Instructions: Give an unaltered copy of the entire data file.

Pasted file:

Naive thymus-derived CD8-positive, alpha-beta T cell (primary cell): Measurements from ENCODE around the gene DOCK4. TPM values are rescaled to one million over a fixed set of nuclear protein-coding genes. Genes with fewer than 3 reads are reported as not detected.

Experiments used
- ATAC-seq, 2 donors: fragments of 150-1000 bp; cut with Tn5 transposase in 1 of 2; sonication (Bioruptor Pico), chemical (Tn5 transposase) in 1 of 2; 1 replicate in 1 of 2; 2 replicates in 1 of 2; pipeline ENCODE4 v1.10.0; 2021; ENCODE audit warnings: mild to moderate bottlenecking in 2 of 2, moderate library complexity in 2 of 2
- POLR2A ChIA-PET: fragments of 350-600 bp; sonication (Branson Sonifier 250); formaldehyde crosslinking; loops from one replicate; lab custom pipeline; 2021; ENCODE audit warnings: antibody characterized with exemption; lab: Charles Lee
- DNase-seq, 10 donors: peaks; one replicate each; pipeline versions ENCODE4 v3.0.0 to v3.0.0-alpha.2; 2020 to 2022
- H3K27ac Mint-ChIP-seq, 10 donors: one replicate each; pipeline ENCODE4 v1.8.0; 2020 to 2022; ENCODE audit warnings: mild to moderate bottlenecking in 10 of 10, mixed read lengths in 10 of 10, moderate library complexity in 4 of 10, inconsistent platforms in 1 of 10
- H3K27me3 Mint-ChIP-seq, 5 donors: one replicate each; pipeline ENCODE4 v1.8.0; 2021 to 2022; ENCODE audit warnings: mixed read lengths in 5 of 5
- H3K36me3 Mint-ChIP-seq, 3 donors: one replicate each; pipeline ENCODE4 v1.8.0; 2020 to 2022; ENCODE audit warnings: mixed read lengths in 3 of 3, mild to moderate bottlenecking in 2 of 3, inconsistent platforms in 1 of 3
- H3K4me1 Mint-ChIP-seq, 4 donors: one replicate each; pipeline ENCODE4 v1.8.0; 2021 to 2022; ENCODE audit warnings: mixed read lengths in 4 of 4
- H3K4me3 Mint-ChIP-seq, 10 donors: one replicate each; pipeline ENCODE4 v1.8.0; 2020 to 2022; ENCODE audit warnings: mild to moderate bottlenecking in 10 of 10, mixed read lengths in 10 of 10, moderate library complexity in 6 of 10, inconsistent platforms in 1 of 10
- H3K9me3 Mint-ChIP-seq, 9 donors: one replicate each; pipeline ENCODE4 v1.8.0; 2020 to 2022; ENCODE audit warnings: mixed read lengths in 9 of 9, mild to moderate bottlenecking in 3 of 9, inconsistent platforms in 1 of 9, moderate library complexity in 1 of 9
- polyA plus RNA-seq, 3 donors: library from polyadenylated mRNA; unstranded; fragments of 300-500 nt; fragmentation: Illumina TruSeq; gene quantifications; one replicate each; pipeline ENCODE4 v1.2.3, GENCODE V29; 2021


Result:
Naive thymus-derived CD8-positive, alpha-beta T cell (primary cell): Measurements from ENCODE around the gene DOCK4. TPM values are rescaled to one million over a fixed set of nuclear protein-coding genes. Genes with fewer than 3 reads are reported as not detected.

Experiments used
- ATAC-seq, 2 donors: fragments of 150-1000 bp; cut with Tn5 transposase in 1 of 2; sonication (Bioruptor Pico), chemical (Tn5 transposase) in 1 of 2; 1 replicate in 1 of 2; 2 replicates in 1 of 2; pipeline ENCODE4 v1.10.0; 2021; ENCODE audit warnings: mild to moderate bottlenecking in 2 of 2, moderate library complexity in 2 of 2
- POLR2A ChIA-PET: fragments of 350-600 bp; sonication (Branson Sonifier 250); formaldehyde crosslinking; loops from one replicate; lab custom pipeline; 2021; ENCODE audit warnings: antibody characterized with exemption; lab: Charles Lee
- DNase-seq, 10 donors: peaks; one replicate each; pipeline versions ENCODE4 v3.0.0 to v3.0.0-alpha.2; 2020 to 2022
- H3K27ac Mint-ChIP-seq, 10 donors: one replicate each; pipeline ENCODE4 v1.8.0; 2020 to 2022; ENCODE audit warnings: mild to moderate bottlenecking in 10 of 10, mixed read lengths in 10 of 10, moderate library complexity in 4 of 10, inconsistent platforms in 1 of 10
- H3K27me3 Mint-ChIP-seq, 5 donors: one replicate each; pipeline ENCODE4 v1.8.0; 2021 to 2022; ENCODE audit warnings: mixed read lengths in 5 of 5
- H3K36me3 Mint-ChIP-seq, 3 donors: one replicate each; pipeline ENCODE4 v1.8.0; 2020 to 2022; ENCODE audit warnings: mixed read lengths in 3 of 3, mild to moderate bottlenecking in 2 of 3, inconsistent platforms in 1 of 3
- H3K4me1 Mint-ChIP-seq, 4 donors: one replicate each; pipeline ENCODE4 v1.8.0; 2021 to 2022; ENCODE audit warnings: mixed read lengths in 4 of 4
- H3K4me3 Mint-ChIP-seq, 10 donors: one replicate each; pipeline ENCODE4 v1.8.0; 2020 to 2022; ENCODE audit warnings: mild to moderate bottlenecking in 10 of 10, mixed read lengths in 10 of 10, moderate library complexity in 6 of 10, inconsistent platforms in 1 of 10
- H3K9me3 Mint-ChIP-seq, 9 donors: one replicate each; pipeline ENCODE4 v1.8.0; 2020 to 2022; ENCODE audit warnings: mixed read lengths in 9 of 9, mild to moderate bottlenecking in 3 of 9, inconsistent platforms in 1 of 9, moderate library complexity in 1 of 9
- polyA plus RNA-seq, 3 donors: library from polyadenylated mRNA; unstranded; fragments of 300-500 nt; fragmentation: Illumina TruSeq; gene quantifications; one replicate each; pipeline ENCODE4 v1.2.3, GENCODE V29; 2021